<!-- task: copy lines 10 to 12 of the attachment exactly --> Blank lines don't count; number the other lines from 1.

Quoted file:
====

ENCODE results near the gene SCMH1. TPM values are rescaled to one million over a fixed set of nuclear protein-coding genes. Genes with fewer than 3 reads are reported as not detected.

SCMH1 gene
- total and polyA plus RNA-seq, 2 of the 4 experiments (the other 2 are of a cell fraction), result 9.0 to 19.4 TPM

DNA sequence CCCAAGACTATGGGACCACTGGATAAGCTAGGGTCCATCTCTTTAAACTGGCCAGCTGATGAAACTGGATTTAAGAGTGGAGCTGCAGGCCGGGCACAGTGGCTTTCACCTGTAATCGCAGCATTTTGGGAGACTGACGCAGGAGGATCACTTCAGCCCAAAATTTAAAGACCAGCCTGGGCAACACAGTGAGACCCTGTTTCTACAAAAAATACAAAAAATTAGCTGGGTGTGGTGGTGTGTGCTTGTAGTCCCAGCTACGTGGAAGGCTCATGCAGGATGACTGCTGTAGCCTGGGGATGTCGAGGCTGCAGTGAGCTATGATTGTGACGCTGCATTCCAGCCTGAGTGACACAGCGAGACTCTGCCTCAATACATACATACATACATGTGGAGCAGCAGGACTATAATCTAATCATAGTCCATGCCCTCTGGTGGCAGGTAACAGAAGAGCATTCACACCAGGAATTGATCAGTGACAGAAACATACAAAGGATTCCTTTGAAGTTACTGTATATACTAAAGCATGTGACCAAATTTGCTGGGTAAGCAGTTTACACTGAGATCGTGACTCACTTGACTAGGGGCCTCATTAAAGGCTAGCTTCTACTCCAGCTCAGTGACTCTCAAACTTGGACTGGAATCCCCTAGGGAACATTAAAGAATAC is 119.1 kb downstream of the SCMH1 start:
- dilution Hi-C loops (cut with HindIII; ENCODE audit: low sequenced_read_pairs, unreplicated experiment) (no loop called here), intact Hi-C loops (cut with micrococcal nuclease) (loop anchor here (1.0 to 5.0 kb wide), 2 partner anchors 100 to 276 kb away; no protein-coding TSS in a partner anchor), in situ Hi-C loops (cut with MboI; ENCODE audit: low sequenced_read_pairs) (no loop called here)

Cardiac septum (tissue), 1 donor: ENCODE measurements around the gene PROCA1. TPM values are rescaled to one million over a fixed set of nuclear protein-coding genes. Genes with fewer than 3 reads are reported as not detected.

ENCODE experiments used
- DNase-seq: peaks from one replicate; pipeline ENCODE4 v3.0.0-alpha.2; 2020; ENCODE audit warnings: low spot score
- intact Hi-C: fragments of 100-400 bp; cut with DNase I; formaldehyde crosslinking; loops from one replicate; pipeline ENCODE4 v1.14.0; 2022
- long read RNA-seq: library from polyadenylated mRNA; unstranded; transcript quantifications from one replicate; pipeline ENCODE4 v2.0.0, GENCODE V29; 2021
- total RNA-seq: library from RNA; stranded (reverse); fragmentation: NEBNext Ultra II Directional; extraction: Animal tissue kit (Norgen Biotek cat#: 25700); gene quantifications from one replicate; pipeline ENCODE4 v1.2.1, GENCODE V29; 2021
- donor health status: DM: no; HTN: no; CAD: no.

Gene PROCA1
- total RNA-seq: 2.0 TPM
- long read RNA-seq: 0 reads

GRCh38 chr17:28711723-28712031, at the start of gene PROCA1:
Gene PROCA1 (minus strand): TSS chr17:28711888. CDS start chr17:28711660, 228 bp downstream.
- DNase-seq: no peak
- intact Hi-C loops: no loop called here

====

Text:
- long read RNA-seq: library from polyadenylated mRNA; unstranded; transcript quantifications from one replicate; pipeline ENCODE4 v2.0.0, GENCODE V29; 2021
- total RNA-seq: library from RNA; stranded (reverse); fragmentation: NEBNext Ultra II Directional; extraction: Animal tissue kit (Norgen Biotek cat#: 25700); gene quantifications from one replicate; pipeline ENCODE4 v1.2.1, GENCODE V29; 2021
- donor health status: DM: no; HTN: no; CAD: no.